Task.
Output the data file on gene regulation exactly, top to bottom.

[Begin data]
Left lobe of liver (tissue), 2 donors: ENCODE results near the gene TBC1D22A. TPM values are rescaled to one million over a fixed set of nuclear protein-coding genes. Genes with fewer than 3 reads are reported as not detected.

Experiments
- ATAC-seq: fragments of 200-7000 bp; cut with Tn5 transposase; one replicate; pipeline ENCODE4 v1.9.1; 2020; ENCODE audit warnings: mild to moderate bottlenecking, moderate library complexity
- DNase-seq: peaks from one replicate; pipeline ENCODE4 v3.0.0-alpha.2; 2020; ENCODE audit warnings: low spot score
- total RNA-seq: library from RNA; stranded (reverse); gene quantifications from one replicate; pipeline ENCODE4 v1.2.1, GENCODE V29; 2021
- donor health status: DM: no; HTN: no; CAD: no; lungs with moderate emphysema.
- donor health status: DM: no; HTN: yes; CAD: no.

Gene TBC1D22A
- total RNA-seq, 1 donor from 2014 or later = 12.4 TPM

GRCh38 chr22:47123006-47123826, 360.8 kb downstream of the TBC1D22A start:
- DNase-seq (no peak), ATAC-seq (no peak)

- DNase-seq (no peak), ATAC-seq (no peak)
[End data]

Left lobe of liver (tissue), 2 donors: ENCODE results near the gene TBC1D22A. TPM values are rescaled to one million over a fixed set of nuclear protein-coding genes. Genes with fewer than 3 reads are reported as not detected.

Experiments
- ATAC-seq: fragments of 200-7000 bp; cut with Tn5 transposase; one replicate; pipeline ENCODE4 v1.9.1; 2020; ENCODE audit warnings: mild to moderate bottlenecking, moderate library complexity
- DNase-seq: peaks from one replicate; pipeline ENCODE4 v3.0.0-alpha.2; 2020; ENCODE audit warnings: low spot score
- total RNA-seq: library from RNA; stranded (reverse); gene quantifications from one replicate; pipeline ENCODE4 v1.2.1, GENCODE V29; 2021
- donor health status: DM: no; HTN: no; CAD: no; lungs with moderate emphysema.
- donor health status: DM: no; HTN: yes; CAD: no.

Gene TBC1D22A
- total RNA-seq, 1 donor from 2014 or later = 12.4 TPM

GRCh38 chr22:47123006-47123826, 360.8 kb downstream of the TBC1D22A start:
- DNase-seq (no peak), ATAC-seq (no peak)

- DNase-seq (no peak), ATAC-seq (no peak)